UVALDE, Texas – President Joe Biden and First Lady Jill Biden hope to comfort a city grieving and angry when they meet families affected by the mass shooting at a Texas elementary school that killed 19 students and teachers.
Biden’s visit on Sunday is Biden’s second trip in as many weeks to calm a community in mourning after a heavy loss. On May 17, he was in Buffalo, New York, to meet with victims’ families and denounce white supremacy after a racial “substitution theory” shooter killed 10 black people in a supermarket.
The shootings in Texas and New York and their aftermath have highlighted the country’s entrenched divisions and its inability to reach consensus on measures to reduce gun violence.
“Evil came into the classroom in Texas elementary school, to this grocery store in New York, to the many places where innocents died,” Biden said Saturday in a commencement speech at the University of Delaware. “We have to stand stronger. We have to stand stronger. We can’t criminalize tragedy, I know, but we can make America safer.”
Biden was scheduled to visit the temporary memorial outside Robb Elementary School before attending mass at a local Catholic church. The White House said he was also scheduled to meet with family members at a community center and then with first responders at the local airport before returning to Washington. He was not expected to make official statements.
MacKenzie Hinojosa, whose cousin Elihana Torres was killed Tuesday, said she respects Biden’s decision to mourn with the people of Ovaldi.
“He’s more than a blacksmith,” she said. “We want change. We want action. It continues to be something that happens over and over. Mass shootings happen. It’s in the news. People cry. Then it’s gone. Nobody cares. Then it happens again. And again.”
“If I could tell Joe Biden anything, just to respect our community while he’s here, I’m sure he would,” she added. “But we need to change. We need to do something about it.”
Biden’s visit to Ovaldi comes amid growing scrutiny of the police response to the shooting. Officials revealed Friday that students and teachers repeatedly called for help from 911 workers even as the police chief told more than a dozen officers to wait in the hallway. Officials said the commander believed the suspect was holed up inside an adjacent classroom and that there was no longer an active attack.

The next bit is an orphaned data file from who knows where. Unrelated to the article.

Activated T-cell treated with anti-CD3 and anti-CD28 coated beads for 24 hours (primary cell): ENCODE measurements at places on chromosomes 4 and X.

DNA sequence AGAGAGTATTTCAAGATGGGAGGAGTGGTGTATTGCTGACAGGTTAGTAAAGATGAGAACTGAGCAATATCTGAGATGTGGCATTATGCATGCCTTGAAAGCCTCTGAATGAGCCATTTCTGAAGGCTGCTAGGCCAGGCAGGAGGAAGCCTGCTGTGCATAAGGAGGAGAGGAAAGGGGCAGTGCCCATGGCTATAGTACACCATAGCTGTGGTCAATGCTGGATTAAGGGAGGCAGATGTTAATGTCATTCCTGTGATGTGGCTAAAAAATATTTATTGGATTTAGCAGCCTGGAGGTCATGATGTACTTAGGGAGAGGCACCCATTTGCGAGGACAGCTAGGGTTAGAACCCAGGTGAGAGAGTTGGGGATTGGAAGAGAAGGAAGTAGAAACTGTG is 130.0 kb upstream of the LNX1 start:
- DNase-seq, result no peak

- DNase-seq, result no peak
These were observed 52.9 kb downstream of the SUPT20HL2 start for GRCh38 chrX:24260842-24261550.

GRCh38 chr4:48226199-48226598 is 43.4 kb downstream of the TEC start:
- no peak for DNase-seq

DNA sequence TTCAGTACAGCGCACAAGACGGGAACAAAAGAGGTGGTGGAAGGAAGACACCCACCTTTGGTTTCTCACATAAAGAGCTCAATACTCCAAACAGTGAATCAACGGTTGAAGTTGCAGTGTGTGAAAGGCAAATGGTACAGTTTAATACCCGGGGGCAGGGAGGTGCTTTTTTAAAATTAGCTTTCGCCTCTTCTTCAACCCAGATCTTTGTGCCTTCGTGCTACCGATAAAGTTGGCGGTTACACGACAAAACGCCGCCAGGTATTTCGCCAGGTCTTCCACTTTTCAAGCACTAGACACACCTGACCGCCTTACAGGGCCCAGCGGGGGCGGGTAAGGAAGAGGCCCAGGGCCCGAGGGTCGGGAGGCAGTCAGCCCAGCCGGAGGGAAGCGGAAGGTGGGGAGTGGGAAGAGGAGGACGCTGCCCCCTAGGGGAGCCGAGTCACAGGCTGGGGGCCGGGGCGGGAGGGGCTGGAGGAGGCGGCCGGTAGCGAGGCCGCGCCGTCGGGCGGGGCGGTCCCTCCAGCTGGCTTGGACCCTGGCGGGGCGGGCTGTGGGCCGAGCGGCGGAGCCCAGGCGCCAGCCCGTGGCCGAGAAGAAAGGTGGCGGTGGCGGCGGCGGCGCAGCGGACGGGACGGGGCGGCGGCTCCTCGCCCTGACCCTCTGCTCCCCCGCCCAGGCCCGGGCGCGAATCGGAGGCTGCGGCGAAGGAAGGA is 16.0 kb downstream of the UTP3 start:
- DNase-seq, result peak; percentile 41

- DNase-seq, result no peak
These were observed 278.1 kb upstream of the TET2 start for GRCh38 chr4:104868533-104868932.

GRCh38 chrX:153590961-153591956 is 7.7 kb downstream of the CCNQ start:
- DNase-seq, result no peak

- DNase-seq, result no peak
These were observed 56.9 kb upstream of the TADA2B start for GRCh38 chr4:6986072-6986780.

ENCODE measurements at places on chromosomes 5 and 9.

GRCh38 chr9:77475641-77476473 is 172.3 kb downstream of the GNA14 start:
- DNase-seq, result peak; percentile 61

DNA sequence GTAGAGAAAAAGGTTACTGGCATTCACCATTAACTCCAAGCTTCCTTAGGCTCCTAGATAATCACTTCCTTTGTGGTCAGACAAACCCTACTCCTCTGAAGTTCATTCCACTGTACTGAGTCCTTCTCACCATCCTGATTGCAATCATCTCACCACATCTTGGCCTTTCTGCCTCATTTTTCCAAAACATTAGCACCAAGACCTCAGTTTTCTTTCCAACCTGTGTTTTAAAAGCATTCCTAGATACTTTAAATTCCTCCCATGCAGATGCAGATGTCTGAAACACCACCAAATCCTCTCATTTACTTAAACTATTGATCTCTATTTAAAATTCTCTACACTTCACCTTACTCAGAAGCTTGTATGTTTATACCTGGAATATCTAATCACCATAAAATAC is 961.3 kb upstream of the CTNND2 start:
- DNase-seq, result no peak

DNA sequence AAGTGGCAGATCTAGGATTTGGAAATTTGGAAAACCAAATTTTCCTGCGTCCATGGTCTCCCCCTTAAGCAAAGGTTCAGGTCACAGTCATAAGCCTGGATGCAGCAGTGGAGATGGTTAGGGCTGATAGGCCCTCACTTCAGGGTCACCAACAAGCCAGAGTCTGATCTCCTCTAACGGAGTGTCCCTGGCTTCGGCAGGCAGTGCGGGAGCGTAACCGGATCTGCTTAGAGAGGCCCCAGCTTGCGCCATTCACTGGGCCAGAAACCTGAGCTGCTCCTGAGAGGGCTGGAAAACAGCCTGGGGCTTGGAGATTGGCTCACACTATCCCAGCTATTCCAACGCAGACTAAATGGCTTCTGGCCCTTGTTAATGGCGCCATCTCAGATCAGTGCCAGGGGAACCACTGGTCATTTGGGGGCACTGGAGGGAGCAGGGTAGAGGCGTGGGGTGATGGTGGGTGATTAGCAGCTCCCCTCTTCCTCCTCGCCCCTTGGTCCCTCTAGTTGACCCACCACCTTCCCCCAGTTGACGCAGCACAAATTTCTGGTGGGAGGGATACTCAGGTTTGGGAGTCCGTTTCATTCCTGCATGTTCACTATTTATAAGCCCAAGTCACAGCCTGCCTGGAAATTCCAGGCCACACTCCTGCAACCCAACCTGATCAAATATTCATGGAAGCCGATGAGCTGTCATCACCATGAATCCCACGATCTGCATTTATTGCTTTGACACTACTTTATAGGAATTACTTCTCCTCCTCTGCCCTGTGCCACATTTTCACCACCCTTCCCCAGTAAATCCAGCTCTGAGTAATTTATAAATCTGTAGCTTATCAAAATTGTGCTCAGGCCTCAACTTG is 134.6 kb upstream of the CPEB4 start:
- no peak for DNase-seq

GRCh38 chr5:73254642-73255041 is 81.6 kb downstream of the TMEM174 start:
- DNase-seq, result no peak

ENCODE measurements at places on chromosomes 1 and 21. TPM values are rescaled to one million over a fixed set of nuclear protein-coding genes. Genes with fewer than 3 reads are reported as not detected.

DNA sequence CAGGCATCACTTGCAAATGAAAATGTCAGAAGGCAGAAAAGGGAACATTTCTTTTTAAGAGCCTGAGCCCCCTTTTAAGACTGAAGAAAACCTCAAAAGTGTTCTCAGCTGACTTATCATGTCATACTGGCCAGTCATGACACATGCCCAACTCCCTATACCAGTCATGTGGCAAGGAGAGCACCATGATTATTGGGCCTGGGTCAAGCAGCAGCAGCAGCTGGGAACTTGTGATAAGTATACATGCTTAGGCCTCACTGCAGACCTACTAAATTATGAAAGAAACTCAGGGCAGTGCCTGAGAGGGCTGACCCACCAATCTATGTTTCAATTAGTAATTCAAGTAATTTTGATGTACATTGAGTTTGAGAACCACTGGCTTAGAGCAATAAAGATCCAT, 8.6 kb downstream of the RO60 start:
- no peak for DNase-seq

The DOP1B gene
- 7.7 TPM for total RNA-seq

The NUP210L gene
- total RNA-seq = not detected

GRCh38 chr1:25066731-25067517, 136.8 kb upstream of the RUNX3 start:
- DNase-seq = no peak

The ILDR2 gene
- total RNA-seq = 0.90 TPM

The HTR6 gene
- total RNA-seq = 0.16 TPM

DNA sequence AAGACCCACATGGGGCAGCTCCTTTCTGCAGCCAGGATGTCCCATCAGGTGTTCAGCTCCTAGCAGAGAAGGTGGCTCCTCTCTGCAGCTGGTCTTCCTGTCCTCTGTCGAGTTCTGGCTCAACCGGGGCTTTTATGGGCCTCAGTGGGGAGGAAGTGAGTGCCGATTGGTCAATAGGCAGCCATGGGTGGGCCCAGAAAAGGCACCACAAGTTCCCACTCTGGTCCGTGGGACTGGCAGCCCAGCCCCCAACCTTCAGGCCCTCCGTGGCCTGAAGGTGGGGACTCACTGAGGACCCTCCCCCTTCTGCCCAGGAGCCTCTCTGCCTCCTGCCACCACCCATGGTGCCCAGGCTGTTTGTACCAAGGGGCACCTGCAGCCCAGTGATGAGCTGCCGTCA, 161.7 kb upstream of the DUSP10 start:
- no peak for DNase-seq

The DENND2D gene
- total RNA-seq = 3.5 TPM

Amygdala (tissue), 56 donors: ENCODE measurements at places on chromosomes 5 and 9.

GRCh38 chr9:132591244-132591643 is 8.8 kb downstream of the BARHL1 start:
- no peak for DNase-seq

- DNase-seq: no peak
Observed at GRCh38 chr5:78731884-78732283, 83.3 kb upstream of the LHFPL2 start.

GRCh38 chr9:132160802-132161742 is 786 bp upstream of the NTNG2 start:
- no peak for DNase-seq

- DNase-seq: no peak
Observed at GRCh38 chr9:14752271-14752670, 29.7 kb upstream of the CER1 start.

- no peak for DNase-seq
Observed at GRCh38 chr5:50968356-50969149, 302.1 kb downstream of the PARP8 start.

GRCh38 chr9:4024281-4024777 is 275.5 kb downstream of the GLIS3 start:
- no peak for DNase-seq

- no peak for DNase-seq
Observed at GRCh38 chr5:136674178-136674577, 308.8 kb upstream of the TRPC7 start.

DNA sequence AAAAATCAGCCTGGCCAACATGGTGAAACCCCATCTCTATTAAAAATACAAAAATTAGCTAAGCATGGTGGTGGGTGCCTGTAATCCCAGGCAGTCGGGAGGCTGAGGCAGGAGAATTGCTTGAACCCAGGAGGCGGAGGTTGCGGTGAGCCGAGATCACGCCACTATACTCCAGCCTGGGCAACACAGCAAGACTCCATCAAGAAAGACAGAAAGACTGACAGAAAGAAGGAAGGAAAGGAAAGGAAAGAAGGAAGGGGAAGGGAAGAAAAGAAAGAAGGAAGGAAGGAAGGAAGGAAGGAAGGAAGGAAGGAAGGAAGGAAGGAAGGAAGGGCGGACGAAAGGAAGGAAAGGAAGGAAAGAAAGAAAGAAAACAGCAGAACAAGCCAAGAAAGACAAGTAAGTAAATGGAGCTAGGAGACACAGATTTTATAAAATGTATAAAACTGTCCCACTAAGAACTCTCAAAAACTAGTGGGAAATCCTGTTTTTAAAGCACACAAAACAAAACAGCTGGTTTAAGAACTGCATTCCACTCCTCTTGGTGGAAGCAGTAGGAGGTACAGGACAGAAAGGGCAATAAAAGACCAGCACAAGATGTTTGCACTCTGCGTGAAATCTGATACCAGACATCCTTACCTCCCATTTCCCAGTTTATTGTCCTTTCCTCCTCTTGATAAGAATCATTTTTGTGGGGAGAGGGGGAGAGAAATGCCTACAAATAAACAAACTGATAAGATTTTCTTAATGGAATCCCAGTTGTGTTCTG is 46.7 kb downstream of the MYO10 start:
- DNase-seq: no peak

This revelation sparked new concern and questions about whether more lives were lost because officers did not move faster to stop the gunman, who was eventually killed by Border Patrol tactical officers.
State Senator Roland Gutierrez, a Democrat whose district includes Ovaldi, described an emotional encounter with the father of a shooting victim.
“He couldn’t leave him. And I couldn’t leave him. We were just crying at the time. It was so devastating,” said Gutierrez, who said the man’s daughter was shot in the back.
“She probably bled, according to the first responder. Who knows what would have happened to that little girl, had the officers, in time, gone in time?” Gutierrez told NBC’s “Meet the Press” on Sunday.
On Wednesday, before details of the officers’ belated response were known, Biden praised their efforts, saying: “Brave local officers and Border Patrol agents intervened to save as many children as possible.”
Authorities said the shooter legally purchased two handguns shortly before the school attack: an AR rifle on May 17 and a second shotgun on May 20. He was already 18 years old, which allowed him to purchase guns under federal law.
Speaking on Saturday, Biden said something had to change in response to the attack.
“I am calling on all Americans at this hour to come together and make your voices heard, working together to make this nation what it can and should be,” Biden said. “I know we can do it. We have done it before.”
Hours after the shooting, Biden made an impassioned plea for additional gun control legislation, asking, “When, in the name of God, are we going to stand up to the gun lobby? Why are we willing to live with this carnage? Why do we keep letting this happen?”
With Jill Biden standing by his side in the Roosevelt room, the president, who has experienced the loss of two of his children – despite no gun violence – spoke in deep terms of the victims’ loved ones’ grief and pain. that will last for the students who survived.
“Losing a child is like taking out a part of your soul,” Biden said. “There is a void in your chest. You feel like you are engrossed in it and you will not be able to get out of it.”
Over the years, Biden has been closely involved in the gun control movement’s most notable successes, such as the 1994 assault weapons ban, and its most troubling frustrations, including the failure to pass new legislation after the 2012 massacre at Sandy Hook Elementary School in Newtown. , Connecticut.
In the White House, Biden attempted to stamp out gun violence through executive orders. He’s faced with few new options now, but executive action may be the best the president can do, given Washington’s sharp divisions over gun control legislation. Lawmakers have resumed long-stalled negotiations about expanding background check requirements and encouraging “red flag” laws aimed at keeping firearms out of the hands of those with mental health issues, but talks face an uphill battle on Capitol Hill.
Miller reports from Wilmington, Delaware. Associated Press photojournalist Robert Baumstead in Ovaldi, Texas contributed to this report.